Gaetano Donizetti, an extremely prolific Italian composer of opera, is perhaps most well known for the tragic work Lucia di Lammermoor, which itself is famous for the bloody “mad scene” that the title character has. But we’re not there at the moment. Since this month’s blog theme is Tudor England, we’re going to pay a little attention to the quartet of Donizetti operas that take place during that time period, specifically Anna Bolena. Pictured above is superstar soprano Anna Netrebko in the title role of Queen Anne at the Met.
Donizetti’s quartet of Tudor operas focused on three figures, respectively- Elizabeth I, Anne Boleyn, Mary Queen of Scots, and then Elizabeth I again. The women are thus referred to in opera circles as “Donizetti’s Three Queens.” Of the four works, Queen Elizabeth I is a principal character in three, the exception being Anna Bolena, which focuses on her mother. Interestingly, Anna Bolena (like the aforementioned Lucia di Lammermoor) is also known for the main character’s “mad scene.” Unlike Lucia, whose insanity comes after she murders her lover, Anna’s big moment (so to speak) occurs as she is awaiting her own execution.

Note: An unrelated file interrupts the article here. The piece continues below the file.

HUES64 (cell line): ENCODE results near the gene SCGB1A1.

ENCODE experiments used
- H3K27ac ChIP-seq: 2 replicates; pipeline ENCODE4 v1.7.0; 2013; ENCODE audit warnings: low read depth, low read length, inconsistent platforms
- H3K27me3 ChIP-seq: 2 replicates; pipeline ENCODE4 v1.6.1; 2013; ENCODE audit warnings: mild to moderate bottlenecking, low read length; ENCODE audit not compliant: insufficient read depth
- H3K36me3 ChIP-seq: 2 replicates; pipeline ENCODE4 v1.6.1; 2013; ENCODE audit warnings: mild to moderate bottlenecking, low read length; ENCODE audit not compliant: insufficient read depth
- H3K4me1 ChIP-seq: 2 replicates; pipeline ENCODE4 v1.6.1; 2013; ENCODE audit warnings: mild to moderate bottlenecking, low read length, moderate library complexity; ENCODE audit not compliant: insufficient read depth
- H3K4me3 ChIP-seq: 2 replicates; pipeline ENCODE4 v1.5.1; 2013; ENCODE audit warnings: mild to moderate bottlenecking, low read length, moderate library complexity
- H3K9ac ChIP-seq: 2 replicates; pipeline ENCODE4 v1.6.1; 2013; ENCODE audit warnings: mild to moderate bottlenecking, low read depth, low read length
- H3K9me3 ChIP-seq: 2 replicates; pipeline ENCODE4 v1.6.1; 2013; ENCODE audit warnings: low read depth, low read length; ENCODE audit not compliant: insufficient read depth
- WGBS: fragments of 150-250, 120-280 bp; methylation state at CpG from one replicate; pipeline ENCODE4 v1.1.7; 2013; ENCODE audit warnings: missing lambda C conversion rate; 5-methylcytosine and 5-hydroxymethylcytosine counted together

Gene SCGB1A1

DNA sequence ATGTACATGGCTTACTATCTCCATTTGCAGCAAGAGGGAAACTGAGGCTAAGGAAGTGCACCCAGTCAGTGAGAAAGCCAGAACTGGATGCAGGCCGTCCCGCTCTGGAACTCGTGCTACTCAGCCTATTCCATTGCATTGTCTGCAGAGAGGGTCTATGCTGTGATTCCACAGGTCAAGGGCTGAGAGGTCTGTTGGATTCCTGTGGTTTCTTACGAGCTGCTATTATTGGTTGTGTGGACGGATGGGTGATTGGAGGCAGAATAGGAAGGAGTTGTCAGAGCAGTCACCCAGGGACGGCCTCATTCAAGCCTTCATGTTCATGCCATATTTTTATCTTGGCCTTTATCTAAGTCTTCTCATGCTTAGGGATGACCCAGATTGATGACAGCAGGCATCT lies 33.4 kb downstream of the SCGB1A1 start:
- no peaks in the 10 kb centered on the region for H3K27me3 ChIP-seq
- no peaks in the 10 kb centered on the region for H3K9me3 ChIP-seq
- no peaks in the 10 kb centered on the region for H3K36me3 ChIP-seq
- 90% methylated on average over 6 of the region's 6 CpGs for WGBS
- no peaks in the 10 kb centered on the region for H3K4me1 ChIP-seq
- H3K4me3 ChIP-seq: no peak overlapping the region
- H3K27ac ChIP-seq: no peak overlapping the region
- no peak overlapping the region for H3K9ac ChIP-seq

Interestingly, the woman who’d become Henry VIII’s third wife, Jane Seymour, is a mezzo soprano principal role in Anna Bolena. Predictably, Anne, Elizabeth, and Mary Queen of Scots are all played by sopranos. But a duet between the soprano and mezzo of Anna Bolena has since emerged to become one of Donizetti’s most lauded pieces. The Tudor opera quartet itself was not widely produced as verismo (the “raw and modern” style perfected by Puccini) started rising to popularity, but in recent years, frequent pair Netrebko and Elina Garanca have stepped into the roles of Anne and Jane to breathe life into Donizetti’s vision of Tudor England for new audiences.